Creative Challenge #40: Find the Connection

This one is really challenging, even for your Curmudgeon. We spotted this headline in the Telegraph, published in London: Spanish woman claims ownership of the sun. You’ll want to read it all, so we’ll give you just a few excerpts:

A Spanish woman claims she has become the legal owner of the Sun after registering it as her property with a local notary and now plans to charge those who use it.

Angeles Duran, 49, from Vigo in Spain’s northwestern region of Galicia, applied for ownership of the fiery star at the centre of our solar system after learning that similar claims had been made by an American on the Moon, Mars and Venus.

Fascinating, isn’t it? Then the Telegraph says:

Last week Miss Duran was issued with a document that declares she is “the owner of the Sun, a star of spectral type G2, located in the centre of the solar system, at an averaged distance from Earth of around 149,600,000 kilometres” (93 million miles).

Wowie — she was issued a document! One more excerpt:

“I know the law and backed my claim legally,” she told local media. “I did it but anyone else could have done it, it simply occurred to me first.” She announced that she now plans to profit from her property and wants to charge those whose benefit from its energy.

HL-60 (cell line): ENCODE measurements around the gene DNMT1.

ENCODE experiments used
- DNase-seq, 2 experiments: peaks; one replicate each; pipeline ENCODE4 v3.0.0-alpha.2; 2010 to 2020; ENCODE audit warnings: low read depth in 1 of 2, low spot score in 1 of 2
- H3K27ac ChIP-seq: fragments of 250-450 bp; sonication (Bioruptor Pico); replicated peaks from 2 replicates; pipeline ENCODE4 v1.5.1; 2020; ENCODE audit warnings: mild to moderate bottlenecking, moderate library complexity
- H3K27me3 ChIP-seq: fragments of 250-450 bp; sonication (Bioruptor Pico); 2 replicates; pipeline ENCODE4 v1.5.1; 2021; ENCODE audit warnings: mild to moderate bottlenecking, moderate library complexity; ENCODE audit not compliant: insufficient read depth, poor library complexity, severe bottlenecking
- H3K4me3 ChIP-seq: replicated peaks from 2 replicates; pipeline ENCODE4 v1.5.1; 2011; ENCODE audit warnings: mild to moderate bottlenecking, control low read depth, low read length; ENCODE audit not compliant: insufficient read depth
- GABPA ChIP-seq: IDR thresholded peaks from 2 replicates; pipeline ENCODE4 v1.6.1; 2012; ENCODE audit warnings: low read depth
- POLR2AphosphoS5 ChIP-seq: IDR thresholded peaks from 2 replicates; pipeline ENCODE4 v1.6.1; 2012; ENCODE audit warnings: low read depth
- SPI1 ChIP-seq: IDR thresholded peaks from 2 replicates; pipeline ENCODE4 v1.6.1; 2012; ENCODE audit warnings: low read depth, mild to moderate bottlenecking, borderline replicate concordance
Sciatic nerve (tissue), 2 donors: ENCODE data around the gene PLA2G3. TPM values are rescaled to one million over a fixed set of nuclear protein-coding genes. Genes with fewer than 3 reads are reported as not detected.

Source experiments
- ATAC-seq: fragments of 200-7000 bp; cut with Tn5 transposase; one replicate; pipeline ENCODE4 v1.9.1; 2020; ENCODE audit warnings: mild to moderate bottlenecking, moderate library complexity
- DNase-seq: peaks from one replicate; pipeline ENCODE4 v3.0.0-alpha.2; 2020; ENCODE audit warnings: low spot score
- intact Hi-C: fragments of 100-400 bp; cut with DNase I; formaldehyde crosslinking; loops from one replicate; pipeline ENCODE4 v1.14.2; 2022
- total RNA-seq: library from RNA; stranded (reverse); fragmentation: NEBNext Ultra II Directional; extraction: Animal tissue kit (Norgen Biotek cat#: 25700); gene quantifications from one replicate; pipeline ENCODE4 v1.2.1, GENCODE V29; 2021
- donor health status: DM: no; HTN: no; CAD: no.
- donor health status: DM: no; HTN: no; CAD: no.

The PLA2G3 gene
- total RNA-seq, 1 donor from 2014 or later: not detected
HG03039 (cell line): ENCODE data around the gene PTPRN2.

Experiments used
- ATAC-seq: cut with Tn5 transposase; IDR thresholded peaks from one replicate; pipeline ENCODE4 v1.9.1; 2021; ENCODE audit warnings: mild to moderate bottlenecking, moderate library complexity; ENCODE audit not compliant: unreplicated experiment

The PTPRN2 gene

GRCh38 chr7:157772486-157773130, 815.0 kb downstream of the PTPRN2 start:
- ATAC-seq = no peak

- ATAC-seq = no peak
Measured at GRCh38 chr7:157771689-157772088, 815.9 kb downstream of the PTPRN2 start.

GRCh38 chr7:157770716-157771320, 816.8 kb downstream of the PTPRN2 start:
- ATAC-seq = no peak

Addendum: We Googled for the woman’s name and found that this isn’t a new story. The Daily Mail has a story about her from back in 2010: Spanish woman claims she owns the sun – and now plans to start charging ALL users.

And now for the challenge. We assume that with a story this wild, there must be some creationism in there somewhere, so the form of today’s challenge is that you must tell us, with reasonable brevity:

What ‘s the creationist connection to this woman’s claim?

You know the rules: You may enter the contest as many times as you wish, but you must avoid profanity, vulgarity, childish anatomical analogies, etc. Also, avoid slanderous statements about individuals. Feel free to comment on the entries submitted by others — with praise, criticism, or whatever — but you must do so tastefully.